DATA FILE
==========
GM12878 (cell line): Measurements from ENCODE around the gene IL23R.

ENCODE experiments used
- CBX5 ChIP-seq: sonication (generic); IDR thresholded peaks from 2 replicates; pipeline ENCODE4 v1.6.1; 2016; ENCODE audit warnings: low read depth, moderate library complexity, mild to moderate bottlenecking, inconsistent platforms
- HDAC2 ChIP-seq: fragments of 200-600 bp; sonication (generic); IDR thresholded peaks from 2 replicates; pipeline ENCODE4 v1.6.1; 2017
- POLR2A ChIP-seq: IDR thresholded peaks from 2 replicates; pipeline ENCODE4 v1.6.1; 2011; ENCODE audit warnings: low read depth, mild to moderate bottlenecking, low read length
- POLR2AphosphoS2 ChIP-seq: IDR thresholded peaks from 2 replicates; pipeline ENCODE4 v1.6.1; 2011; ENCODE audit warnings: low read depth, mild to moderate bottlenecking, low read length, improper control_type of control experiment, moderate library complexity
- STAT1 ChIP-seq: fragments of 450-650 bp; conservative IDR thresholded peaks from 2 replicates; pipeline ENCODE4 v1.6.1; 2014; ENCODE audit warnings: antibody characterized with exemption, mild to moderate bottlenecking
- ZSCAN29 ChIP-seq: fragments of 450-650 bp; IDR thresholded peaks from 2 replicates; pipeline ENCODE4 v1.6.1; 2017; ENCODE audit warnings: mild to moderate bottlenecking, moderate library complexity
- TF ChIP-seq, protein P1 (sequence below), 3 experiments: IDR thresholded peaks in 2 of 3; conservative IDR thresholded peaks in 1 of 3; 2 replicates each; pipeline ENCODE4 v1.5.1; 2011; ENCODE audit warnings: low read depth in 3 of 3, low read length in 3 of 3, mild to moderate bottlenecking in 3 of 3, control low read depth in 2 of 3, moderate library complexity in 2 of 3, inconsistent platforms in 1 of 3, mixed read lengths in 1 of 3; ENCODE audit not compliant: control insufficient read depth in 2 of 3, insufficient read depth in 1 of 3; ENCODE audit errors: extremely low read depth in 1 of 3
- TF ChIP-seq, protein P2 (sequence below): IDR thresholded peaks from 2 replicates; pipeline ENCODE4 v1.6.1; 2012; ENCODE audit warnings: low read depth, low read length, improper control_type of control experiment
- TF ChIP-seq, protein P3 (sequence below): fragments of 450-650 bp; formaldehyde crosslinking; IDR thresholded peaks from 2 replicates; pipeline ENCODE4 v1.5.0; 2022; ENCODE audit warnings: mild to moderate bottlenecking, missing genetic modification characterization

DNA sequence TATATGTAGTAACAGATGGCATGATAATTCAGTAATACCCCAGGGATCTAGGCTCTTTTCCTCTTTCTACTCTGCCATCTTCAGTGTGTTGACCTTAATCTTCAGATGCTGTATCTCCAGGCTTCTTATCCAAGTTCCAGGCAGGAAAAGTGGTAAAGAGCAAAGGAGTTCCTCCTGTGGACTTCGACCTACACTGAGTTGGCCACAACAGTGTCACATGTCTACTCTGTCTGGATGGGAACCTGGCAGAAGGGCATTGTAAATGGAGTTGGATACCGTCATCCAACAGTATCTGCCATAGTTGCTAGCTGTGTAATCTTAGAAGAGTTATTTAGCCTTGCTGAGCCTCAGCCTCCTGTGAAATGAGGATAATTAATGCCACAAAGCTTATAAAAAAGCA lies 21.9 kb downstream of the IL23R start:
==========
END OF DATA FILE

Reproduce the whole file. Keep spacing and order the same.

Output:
GM12878 (cell line): Measurements from ENCODE around the gene IL23R.

ENCODE experiments used
- CBX5 ChIP-seq: sonication (generic); IDR thresholded peaks from 2 replicates; pipeline ENCODE4 v1.6.1; 2016; ENCODE audit warnings: low read depth, moderate library complexity, mild to moderate bottlenecking, inconsistent platforms
- HDAC2 ChIP-seq: fragments of 200-600 bp; sonication (generic); IDR thresholded peaks from 2 replicates; pipeline ENCODE4 v1.6.1; 2017
- POLR2A ChIP-seq: IDR thresholded peaks from 2 replicates; pipeline ENCODE4 v1.6.1; 2011; ENCODE audit warnings: low read depth, mild to moderate bottlenecking, low read length
- POLR2AphosphoS2 ChIP-seq: IDR thresholded peaks from 2 replicates; pipeline ENCODE4 v1.6.1; 2011; ENCODE audit warnings: low read depth, mild to moderate bottlenecking, low read length, improper control_type of control experiment, moderate library complexity
- STAT1 ChIP-seq: fragments of 450-650 bp; conservative IDR thresholded peaks from 2 replicates; pipeline ENCODE4 v1.6.1; 2014; ENCODE audit warnings: antibody characterized with exemption, mild to moderate bottlenecking
- ZSCAN29 ChIP-seq: fragments of 450-650 bp; IDR thresholded peaks from 2 replicates; pipeline ENCODE4 v1.6.1; 2017; ENCODE audit warnings: mild to moderate bottlenecking, moderate library complexity
- TF ChIP-seq, protein P1 (sequence below), 3 experiments: IDR thresholded peaks in 2 of 3; conservative IDR thresholded peaks in 1 of 3; 2 replicates each; pipeline ENCODE4 v1.5.1; 2011; ENCODE audit warnings: low read depth in 3 of 3, low read length in 3 of 3, mild to moderate bottlenecking in 3 of 3, control low read depth in 2 of 3, moderate library complexity in 2 of 3, inconsistent platforms in 1 of 3, mixed read lengths in 1 of 3; ENCODE audit not compliant: control insufficient read depth in 2 of 3, insufficient read depth in 1 of 3; ENCODE audit errors: extremely low read depth in 1 of 3
- TF ChIP-seq, protein P2 (sequence below): IDR thresholded peaks from 2 replicates; pipeline ENCODE4 v1.6.1; 2012; ENCODE audit warnings: low read depth, low read length, improper control_type of control experiment
- TF ChIP-seq, protein P3 (sequence below): fragments of 450-650 bp; formaldehyde crosslinking; IDR thresholded peaks from 2 replicates; pipeline ENCODE4 v1.5.0; 2022; ENCODE audit warnings: mild to moderate bottlenecking, missing genetic modification characterization

DNA sequence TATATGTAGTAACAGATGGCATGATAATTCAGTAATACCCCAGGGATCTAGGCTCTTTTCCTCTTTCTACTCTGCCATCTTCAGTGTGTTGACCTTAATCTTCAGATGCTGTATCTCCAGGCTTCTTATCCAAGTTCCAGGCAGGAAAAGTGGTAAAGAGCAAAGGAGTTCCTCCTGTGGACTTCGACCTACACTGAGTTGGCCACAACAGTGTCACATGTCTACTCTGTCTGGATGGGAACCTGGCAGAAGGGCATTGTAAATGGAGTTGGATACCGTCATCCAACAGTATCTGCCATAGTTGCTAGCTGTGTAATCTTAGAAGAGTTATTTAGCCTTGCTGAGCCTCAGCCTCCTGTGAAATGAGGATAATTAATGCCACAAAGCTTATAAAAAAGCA lies 21.9 kb downstream of the IL23R start: